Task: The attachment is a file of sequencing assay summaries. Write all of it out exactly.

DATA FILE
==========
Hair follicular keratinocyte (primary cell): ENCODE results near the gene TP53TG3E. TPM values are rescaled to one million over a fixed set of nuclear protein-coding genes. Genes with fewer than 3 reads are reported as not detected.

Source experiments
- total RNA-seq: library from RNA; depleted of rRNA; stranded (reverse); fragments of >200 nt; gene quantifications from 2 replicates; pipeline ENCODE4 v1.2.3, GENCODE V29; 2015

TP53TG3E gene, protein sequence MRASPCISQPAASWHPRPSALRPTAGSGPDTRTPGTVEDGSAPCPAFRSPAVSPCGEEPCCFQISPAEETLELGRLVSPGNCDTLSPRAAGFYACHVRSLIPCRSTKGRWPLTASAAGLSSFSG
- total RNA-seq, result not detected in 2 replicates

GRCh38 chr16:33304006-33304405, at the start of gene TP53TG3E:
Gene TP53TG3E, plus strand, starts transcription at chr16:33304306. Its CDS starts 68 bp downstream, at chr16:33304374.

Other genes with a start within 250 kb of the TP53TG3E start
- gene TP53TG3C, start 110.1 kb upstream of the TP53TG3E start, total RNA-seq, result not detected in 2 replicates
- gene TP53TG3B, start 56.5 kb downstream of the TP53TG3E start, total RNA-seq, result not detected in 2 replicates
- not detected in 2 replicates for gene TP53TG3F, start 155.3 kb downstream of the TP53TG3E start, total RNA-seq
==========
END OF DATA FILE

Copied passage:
Hair follicular keratinocyte (primary cell): ENCODE results near the gene TP53TG3E. TPM values are rescaled to one million over a fixed set of nuclear protein-coding genes. Genes with fewer than 3 reads are reported as not detected.

Source experiments
- total RNA-seq: library from RNA; depleted of rRNA; stranded (reverse); fragments of >200 nt; gene quantifications from 2 replicates; pipeline ENCODE4 v1.2.3, GENCODE V29; 2015

TP53TG3E gene, protein sequence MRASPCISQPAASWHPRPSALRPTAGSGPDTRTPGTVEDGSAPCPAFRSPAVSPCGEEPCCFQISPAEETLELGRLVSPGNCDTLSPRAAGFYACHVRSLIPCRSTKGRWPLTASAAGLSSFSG
- total RNA-seq, result not detected in 2 replicates

GRCh38 chr16:33304006-33304405, at the start of gene TP53TG3E:
Gene TP53TG3E, plus strand, starts transcription at chr16:33304306. Its CDS starts 68 bp downstream, at chr16:33304374.

Other genes with a start within 250 kb of the TP53TG3E start
- gene TP53TG3C, start 110.1 kb upstream of the TP53TG3E start, total RNA-seq, result not detected in 2 replicates
- gene TP53TG3B, start 56.5 kb downstream of the TP53TG3E start, total RNA-seq, result not detected in 2 replicates
- not detected in 2 replicates for gene TP53TG3F, start 155.3 kb downstream of the TP53TG3E start, total RNA-seq